Something I realized as I struggled through my very, very first rough draft of THE WAY TO BEA was that I wouldn’t know Bea’s voice until I knew what she wanted and needed. What she was afraid of. What she yearned for. And I knew that the best way for me to find those things – and truly be able to write them from the heart – was to start with my own heart. (Btw I’m kind of all earnest and heart-on-my sleeve-ish, if you haven’t noticed yet). I knew I had to find something I felt so emotionally vulnerable about that the need to express it would drive me through to the end of the story. As I scribbled, I realized it was going to be about being myself, accepting myself, and belonging. I couldn’t stop thinking about this line of a poem I wrote long ago as a young girl:
if I act
I wish I were
am I still acting
I knew that they would have to become Bea’s words. And she would be a poet. I knew there would be poems throughout the novel in the same way that there were recipes throughout The Truth About Twinkie Pie. Once I got to that place, I was ready to take Bea’s journey.
3) The Way to Bea already has a 4.5-star rating on Goodreads—CONGRATS! The novel highlights some of the obstacles and joys in finding new friends and ultimately learning to be yourself. The main character, Bea, writes haikus and poetry, and the novel spends time showing Bea’s creative process. How did this help you to tell Bea’s story?
The really wonderful thing about creating characters is that we writers get to experiment with different ways that they express themselves. And we get to think about the kind of journey we want our readers to take with these characters.
For Bea, who is so tangled up in herself, I knew that much of the journey for her would be internal. The struggle of dealing with what is happening with her friend group (or rather: former friend group) and what is happening inside her and how she does not know how to respond. And I knew that I wanted to show those tangled up feelings and how they progress and change and develop in a way that was both vulnerable and very clear.
In a way, this was a story happening inside my own story. As I struggled with finding a way to write this novel about a girl struggling to find a way to express herself.
I grew up wanting to be a poet. To this day, I will doodle solitary lines on the borders of random pieces of paper or in the blank spaces of magazines or on a paper placemat in a diner. Poetry has always been a natural extension of my own feelings. So it felt like a natural way for me to help Bea show reader how inside her own head she was — as well as what was going on in there.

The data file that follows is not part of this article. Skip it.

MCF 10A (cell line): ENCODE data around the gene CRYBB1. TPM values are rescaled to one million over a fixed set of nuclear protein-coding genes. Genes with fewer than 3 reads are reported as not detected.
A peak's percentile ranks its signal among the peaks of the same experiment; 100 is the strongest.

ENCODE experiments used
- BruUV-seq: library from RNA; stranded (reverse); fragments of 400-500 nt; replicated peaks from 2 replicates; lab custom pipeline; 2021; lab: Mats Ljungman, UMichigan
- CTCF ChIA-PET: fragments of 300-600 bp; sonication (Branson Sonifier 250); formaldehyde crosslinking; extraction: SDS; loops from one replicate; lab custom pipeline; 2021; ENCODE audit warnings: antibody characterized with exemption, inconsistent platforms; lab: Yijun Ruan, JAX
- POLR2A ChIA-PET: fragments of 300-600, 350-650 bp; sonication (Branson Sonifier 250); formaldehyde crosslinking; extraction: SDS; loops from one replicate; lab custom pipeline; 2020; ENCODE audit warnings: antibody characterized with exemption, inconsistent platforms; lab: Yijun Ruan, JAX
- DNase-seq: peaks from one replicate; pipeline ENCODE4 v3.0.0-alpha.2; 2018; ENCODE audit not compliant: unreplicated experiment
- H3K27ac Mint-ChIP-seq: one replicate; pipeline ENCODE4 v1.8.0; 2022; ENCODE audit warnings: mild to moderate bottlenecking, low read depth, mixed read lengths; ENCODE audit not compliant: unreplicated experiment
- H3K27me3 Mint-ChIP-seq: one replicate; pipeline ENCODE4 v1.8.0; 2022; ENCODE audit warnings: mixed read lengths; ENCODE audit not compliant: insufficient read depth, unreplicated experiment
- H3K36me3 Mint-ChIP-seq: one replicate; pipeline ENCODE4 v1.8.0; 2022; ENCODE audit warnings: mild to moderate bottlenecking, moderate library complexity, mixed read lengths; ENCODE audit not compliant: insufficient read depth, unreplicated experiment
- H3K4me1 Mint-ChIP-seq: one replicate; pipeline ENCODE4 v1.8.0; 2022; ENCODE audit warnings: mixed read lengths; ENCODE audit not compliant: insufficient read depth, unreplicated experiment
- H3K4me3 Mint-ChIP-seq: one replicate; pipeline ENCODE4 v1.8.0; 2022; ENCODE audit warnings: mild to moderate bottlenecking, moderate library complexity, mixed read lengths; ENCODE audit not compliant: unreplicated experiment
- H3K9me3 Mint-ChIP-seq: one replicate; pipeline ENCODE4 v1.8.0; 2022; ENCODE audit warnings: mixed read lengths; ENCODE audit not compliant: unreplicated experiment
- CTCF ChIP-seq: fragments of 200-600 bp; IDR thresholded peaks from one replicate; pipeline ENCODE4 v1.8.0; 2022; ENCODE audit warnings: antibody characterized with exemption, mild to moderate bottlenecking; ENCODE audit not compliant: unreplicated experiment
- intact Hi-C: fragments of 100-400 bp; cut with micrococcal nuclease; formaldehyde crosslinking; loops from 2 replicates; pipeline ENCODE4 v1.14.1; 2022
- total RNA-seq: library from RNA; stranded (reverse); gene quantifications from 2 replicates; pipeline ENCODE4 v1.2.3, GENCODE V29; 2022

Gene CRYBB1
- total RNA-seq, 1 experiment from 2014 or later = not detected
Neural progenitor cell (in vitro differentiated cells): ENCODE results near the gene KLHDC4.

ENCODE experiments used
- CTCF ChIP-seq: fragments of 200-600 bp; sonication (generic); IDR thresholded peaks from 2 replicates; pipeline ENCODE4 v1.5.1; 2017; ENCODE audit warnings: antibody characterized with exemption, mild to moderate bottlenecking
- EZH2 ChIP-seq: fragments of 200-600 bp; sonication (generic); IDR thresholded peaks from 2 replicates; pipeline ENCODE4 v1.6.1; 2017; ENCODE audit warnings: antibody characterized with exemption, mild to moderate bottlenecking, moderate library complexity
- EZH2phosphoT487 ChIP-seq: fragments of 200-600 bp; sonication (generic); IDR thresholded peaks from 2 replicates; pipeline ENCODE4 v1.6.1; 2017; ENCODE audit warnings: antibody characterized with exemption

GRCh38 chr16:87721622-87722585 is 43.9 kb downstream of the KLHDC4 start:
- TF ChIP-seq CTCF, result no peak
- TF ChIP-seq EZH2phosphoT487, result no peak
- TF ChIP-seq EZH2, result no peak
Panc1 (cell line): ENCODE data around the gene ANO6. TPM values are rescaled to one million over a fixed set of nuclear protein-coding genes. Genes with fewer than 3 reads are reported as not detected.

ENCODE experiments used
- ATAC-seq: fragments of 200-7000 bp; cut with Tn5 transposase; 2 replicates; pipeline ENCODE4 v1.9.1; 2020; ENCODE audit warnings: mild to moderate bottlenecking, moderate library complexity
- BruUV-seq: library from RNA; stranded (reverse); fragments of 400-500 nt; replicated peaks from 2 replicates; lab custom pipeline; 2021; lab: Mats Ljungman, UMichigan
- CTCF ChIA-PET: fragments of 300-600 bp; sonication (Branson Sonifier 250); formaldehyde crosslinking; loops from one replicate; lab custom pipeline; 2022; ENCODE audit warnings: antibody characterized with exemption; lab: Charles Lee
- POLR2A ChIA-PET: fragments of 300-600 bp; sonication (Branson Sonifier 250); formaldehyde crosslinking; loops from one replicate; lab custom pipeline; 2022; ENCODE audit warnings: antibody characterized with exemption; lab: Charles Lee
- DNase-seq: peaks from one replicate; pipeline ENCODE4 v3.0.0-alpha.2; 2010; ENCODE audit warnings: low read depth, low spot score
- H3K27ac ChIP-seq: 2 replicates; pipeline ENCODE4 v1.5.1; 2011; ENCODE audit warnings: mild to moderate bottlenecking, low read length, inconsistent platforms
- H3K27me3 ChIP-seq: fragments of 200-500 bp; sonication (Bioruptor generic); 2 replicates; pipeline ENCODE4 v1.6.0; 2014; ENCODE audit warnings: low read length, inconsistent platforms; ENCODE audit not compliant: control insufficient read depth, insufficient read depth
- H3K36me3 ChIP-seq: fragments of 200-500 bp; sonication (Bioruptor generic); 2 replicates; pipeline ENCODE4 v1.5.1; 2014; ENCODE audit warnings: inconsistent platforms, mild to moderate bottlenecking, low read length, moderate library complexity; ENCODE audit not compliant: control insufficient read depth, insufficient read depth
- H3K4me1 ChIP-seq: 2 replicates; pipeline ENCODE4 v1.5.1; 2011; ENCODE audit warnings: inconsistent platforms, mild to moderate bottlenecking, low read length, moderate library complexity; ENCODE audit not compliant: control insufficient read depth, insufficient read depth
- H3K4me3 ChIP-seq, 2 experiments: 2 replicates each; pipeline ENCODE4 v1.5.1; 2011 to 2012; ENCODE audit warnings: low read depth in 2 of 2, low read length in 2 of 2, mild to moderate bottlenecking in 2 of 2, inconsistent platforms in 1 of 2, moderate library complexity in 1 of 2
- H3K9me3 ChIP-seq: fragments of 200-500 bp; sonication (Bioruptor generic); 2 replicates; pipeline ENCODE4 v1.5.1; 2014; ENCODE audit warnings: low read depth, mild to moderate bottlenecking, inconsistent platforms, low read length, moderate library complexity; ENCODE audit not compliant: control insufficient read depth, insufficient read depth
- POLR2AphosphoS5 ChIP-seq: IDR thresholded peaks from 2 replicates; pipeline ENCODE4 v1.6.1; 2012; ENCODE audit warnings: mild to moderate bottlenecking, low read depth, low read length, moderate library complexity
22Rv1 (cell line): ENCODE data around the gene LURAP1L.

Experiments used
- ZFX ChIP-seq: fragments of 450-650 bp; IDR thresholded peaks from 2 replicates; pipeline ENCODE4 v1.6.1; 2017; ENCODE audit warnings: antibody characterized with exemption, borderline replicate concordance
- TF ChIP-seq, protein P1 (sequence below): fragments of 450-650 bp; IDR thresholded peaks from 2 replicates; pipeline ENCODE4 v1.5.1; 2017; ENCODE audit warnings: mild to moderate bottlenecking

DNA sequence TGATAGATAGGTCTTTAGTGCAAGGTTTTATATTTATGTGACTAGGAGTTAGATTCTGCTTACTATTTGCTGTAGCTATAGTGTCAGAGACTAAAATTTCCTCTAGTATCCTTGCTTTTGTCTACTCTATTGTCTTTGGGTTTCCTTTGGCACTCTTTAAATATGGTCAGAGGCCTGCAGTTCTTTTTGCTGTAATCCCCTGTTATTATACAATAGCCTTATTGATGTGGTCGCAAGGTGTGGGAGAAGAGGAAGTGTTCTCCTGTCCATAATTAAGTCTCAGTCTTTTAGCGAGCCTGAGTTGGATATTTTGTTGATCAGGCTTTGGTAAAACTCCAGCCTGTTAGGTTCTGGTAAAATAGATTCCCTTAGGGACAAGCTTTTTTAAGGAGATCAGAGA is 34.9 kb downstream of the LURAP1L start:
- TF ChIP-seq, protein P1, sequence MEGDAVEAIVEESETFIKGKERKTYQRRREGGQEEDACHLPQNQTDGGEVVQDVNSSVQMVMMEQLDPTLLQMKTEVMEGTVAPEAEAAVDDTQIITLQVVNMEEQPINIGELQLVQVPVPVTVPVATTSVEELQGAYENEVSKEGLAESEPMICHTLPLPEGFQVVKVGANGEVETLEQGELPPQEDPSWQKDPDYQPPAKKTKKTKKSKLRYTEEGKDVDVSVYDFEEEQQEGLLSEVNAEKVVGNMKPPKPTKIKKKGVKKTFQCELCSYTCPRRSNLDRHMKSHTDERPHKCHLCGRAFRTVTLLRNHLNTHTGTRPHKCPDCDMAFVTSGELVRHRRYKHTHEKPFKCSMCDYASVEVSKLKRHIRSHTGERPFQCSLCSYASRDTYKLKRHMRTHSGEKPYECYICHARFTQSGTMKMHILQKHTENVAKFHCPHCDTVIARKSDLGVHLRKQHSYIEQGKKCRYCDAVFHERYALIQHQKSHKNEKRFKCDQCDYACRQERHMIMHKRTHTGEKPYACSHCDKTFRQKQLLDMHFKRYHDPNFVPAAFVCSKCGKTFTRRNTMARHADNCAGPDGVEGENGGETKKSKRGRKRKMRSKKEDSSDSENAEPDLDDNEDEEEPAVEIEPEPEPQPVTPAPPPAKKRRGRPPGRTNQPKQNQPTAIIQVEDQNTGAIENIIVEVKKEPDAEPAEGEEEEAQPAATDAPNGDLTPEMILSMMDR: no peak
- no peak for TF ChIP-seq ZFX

4) You’ve written several picture books and two middle grade novels, and friendship and family are common themes in your books. What motivates you to write these heartfelt stories for children?
I’ve never planned for my books to have any common thread other than feeling completely true to myself. If family and friendship come up often, then I guess it simply means that these are things that are part of who I am and the heart of what makes me me. And I think that’s the most important (and satisfying) we can do as writers. Just truly be ourselves and hope that someone out there will connect with us.
I think my favorite comment I’ve ever received in a review was being called “sincere.” I often joke about my being overly earnest and open and stuff when I write. I regularly cry and laugh aloud and make a spectacle of myself during the process. The thing is, it’s the only way I know how to be in order to tell the stories I want to tell. And it’s the only way I know how to create stories that have a chance to connect to anyone out there who might be waiting and wanting to find someone…to cry and laugh aloud with. (see? all earnest and open and stuff) xo
Thanks so much Kat!
Kat grew up reading, doodling, and scribbling in Westtown. She worked for many years in advertising and sports marketing, while writing children’s books in the wee hours of the night. She currently lives on Long Island where she can see water every day and explore all the bay and harbor beaches with her family.
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3 winners will receive a finished copy of THE WAY TO BEA, US Only.
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One thought on “Middle Grade Spotlight & Author Interview: The Way to Bea by Kat Yeh (with a giveaway!)”
I love reading middle grade the best and enjoy friendship and acceptance stories very much. This book will be a joy for me to read.